We all possess objects that speak to us. When we lose a parent or loved one and we are allowed to have something that they once possessed, it can create a certain level of disharmony in an otherwise harmonious home. Let’s just say that your dad collected stuffed moose heads, and when he passed you got one. You take it home, put it on the living room wall, and your significant other really, really dislikes it. What usually happens in this scenario? Someone is forced to compromise. Decorating the domicile can be a tricky, slippery slope when both parties have strong likes and dislikes. I know this very well. Half the time it is me that strongly dislikes something.
Let’s take the dining room/kitchen table for example. Our kitchen/living room area is an "L" shaped open concept with cathedral ceiling over most of the space. Somewhere in that nether region between living room and kitchen is the table on which we dine. It is a thick, heavy, dark table with thick, heavy leaves and chairs to match. The edges of the table top look as if they were chiseled off the massive hunk of pine it was hewn from. A delicate piece it is not. It was made at the Townshend Furniture factory many, many years ago. It belonged to my fiancee’s grandfather. She loves it. I don’t. This table provides lots and lots of happy memories for her. I have warmed up to part of the chair construction, and I see it as the sets best feature. OK, to be honest I hate that part less than I hate the rest of it. I try not to show my revulsion for this highly objectionable "thing" in my house, but apparently I have failed in that endeavor. She knows I hate it, and I guess my silence spoke volumes. Well, it’s out now so I might as well express how I really feel.
We have chosen some of the furnishing in our home together. Everything in the master bedroom is pretty much a harmonious mixture of stuff we like ... even the ripped up gold barrel chair that she picked up beside the road somewhere outside of Amherst, Mass., on the way to visit her sister. The cats have taken over that thing, and it is truly disgusting. They both sharpen their claws on it and is it slowly being torn to shreds. That’s fine with me. last week I vacuumed about 47 pounds of cat hair from it. I was wearing a paint respirator at the time due to my cat allergy. As I labored away on the chair I couldn’t help but think how much I love this chair. The lines, the quality construction, all speak to my sense of aesthetics, except for the condition. The significant other loves it, too, but it is a hopelessly cat trashed vermin infested horror. Neither one of us would dare sit in it. Because our 20-year-old cat loves to sun herself in it, I bought a pressure sensitive electric heated pet pad for her and placed it in that chair. It, too, is trashed and covered in hair. Every so often we vacuum it and continue to live with it. It has successfully fused aesthetics with sentiment, at least in its basic form. When the cats pass on, we may have it rebuilt and reupholstered.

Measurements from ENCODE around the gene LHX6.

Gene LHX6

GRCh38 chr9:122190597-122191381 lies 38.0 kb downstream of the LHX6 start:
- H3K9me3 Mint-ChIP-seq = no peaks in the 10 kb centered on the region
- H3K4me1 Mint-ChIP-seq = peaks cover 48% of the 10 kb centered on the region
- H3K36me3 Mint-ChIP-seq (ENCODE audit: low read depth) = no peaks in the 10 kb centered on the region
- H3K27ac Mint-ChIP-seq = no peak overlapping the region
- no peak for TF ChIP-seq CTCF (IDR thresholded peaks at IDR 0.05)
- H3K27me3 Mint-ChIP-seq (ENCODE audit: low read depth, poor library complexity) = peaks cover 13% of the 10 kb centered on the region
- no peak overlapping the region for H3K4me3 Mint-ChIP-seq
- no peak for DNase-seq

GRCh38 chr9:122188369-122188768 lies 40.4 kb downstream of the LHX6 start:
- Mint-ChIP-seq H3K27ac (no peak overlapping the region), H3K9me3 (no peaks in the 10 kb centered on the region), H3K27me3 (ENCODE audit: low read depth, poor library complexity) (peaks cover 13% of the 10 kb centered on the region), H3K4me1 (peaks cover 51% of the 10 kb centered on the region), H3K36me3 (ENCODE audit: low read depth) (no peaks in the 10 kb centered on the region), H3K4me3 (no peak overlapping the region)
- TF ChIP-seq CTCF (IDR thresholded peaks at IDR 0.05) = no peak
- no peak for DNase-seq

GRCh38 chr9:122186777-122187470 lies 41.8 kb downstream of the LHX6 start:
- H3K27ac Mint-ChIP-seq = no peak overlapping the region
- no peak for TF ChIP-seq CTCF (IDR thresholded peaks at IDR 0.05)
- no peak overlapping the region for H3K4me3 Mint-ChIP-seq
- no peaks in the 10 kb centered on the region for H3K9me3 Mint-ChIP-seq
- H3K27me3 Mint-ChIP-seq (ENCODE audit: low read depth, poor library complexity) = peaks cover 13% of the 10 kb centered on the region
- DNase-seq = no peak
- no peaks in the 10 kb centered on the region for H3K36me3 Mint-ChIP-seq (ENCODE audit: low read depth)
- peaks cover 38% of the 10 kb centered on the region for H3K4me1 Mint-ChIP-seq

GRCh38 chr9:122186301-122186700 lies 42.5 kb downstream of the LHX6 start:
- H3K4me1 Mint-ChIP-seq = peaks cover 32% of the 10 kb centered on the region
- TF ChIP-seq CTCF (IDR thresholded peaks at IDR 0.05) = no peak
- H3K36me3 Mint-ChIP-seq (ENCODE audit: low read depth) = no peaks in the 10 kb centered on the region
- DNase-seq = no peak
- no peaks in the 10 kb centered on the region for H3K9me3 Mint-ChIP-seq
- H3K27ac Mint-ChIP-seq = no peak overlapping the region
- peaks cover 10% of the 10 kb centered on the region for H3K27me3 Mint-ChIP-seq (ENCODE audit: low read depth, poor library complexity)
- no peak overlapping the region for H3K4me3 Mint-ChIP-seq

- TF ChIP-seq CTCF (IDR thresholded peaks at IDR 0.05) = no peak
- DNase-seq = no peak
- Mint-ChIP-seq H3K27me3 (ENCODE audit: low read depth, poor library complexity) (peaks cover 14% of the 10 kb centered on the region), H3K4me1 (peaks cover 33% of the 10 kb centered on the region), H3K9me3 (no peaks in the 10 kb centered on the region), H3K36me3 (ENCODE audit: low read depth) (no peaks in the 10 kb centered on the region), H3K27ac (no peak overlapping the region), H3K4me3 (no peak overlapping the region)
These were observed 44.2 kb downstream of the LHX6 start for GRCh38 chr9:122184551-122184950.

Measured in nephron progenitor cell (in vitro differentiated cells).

Back in June we redecorated a rather large alcove and together purchased an armoire. We both love the look and we are both happy with it. I can say the same for the white leather upholstered modern chair in the living room. We bought it together and we both like it. I suppose what I am trying to say is that we can agree on furnishings a lot of the time. When my mother passed away recently, I acquired her desk. It has a fold down surface for writing, and it has lots of interesting cubby holes inside. The wood is very nice, and my Dad redid it back in the early ‘90s. It makes certain sounds when it is opened that take me back to my childhood. It has been a constant in my life. I brought it home and put it in the living room. My fiancee has been sort of quiet about this piece, but it truly is lovely. Am I deluding myself into thinking that she likes it? Probably.
About the same time as I got the desk I also got my mom’s kitchen table. It is a beautiful blonde wood from the late 1940’s and I’ve always loved it. I’ve offered it to my daughter, but I think I’m going to renege on the deal because a miracle occurred. (I’ll offer to buy her a new kitchen table if she wants one) My significant other recently offered to give her Grandfather’s old table and chairs to one of her children. I cannot believe her magnanimous offer to allow the kitchen table of my childhood into our home. It matches our decor. it is light and airy looking as opposed to the dark, oppressive heaviness of the "other" table. It is all too good to be true. While aesthetics and sentiment have collided over this table in the past, I’m still waiting for the other leaf to drop with this new development. Wish me luck.
Arlo Mudgett’s Morning Almanac has been heard over multiple radio stations in Vermont for nearly 30 years, and can be tuned in at 92.7 WKVT FM Monday through Saturday mornings at 8:35 a.m.